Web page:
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Georgia Aquarium: Tests Offer No Clues On Whale Shark 'Norton's' Death; 'Inappetance' Eyed
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ATLANTA, Georgia -- The Georgia Aquarium completed a nine-hour gross necropsy of Norton, the whale shark that died early Wednesday morning, June 13, 2007. Norton weighed 3,029 pounds (1,376.8 kilograms) and measured 21 feet 5 inches long (652 centimeters). Aquarium scientists report that the gross necropsy did not produce any immediate findings that explain the possible causes in the decline of Norton’s health.

The Georgia Aquarium believes that the decline in the health of both Norton and Ralph, the whale shark that died in January 2007, is related to their inappetance. During the necropsy of Ralph, findings showed that he had an atypical stomach, which was thin-walled and perforated; Norton’s stomach appeared normal. Studies will continue to see if there is a link between their inappetance and a series of treatments used in 2006 to manage parasites in the Ocean Voyager exhibit, or if there is another cause. The treatment is commonly used in both home and professional aquariums and was used in a conservative manner. As a precaution, the Aquarium stopped using this treatment after the loss of appetite was observed.

Alice, Trixie, Taroko and Yushan, the Aquarium’s other whale sharks, did not experience this same course of treatment, and they are all eating their complete diet and exhibiting normal behavior.

Jeff Swanagan, President and Executive Director of the Georgia Aquarium said, "While we may never know the exact cause of the decline in Norton’s health, the scientific learning that will come from animals being here, and most important, being appreciated by the millions of people who have had a chance to observe them, will be an important contribution to future generations. Everything we learn is a new discovery, and we are sharing this information with shark researchers and scientists around the world.”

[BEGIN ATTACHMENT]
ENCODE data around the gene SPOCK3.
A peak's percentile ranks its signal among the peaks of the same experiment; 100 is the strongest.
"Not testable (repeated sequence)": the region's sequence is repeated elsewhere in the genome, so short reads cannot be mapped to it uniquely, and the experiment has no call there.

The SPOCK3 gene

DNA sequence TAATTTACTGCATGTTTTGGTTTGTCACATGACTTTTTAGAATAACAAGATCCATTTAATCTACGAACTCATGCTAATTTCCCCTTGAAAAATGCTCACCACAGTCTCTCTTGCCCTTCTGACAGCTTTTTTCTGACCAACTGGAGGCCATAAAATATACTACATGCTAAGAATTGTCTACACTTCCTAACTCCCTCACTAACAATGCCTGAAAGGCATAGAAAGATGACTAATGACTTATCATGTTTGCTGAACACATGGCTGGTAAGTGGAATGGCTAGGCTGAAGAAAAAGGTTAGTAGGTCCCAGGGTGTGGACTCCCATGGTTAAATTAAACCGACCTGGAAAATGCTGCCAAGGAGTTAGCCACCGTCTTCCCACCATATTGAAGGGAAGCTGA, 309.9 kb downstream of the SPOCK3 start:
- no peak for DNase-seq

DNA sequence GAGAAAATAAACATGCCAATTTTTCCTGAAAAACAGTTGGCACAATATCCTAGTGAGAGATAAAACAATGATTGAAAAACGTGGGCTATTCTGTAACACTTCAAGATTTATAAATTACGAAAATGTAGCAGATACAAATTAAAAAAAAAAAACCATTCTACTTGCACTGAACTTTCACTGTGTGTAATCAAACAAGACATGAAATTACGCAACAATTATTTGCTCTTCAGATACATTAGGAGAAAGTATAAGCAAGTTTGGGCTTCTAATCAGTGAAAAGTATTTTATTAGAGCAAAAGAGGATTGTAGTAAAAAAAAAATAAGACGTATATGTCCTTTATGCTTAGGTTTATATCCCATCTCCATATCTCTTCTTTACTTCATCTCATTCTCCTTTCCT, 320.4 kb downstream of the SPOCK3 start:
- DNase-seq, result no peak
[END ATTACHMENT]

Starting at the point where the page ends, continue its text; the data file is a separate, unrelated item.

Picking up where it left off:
The samples taken from the necropsy are currently being studied by scientists across the country. The process of analyzing the data takes many months. Samples from the necropsy have been stored at temperatures of -80 degrees Fahrenheit, so that they may be evaluated with future technology and shared with other institutions to advance the understanding of whale sharks.

In Ralph’s necropsy, scientists discovered that whale sharks have a different mechanism to control eye movement and a much more complex way of filtering water to catch food than previously believed. Additional tests were conducted during Norton’s necropsy so there will be a better understanding of these systems. These discoveries and others will be studied in further detail and submitted to scientific journals.

“No one has ever done many of the things that our team does every day at the Georgia Aquarium. And the mail that we receive, the emails that are sent to us and the comments our staff has heard from more than five million adults and children who have walked through our doors, tell us there are incomparable education and research rewards that come from the Georgia Aquarium," Swanagan said.

Views expressed in this article do not necessarily reflect those of UnderwaterTimes.com, its staff or its advertisers.

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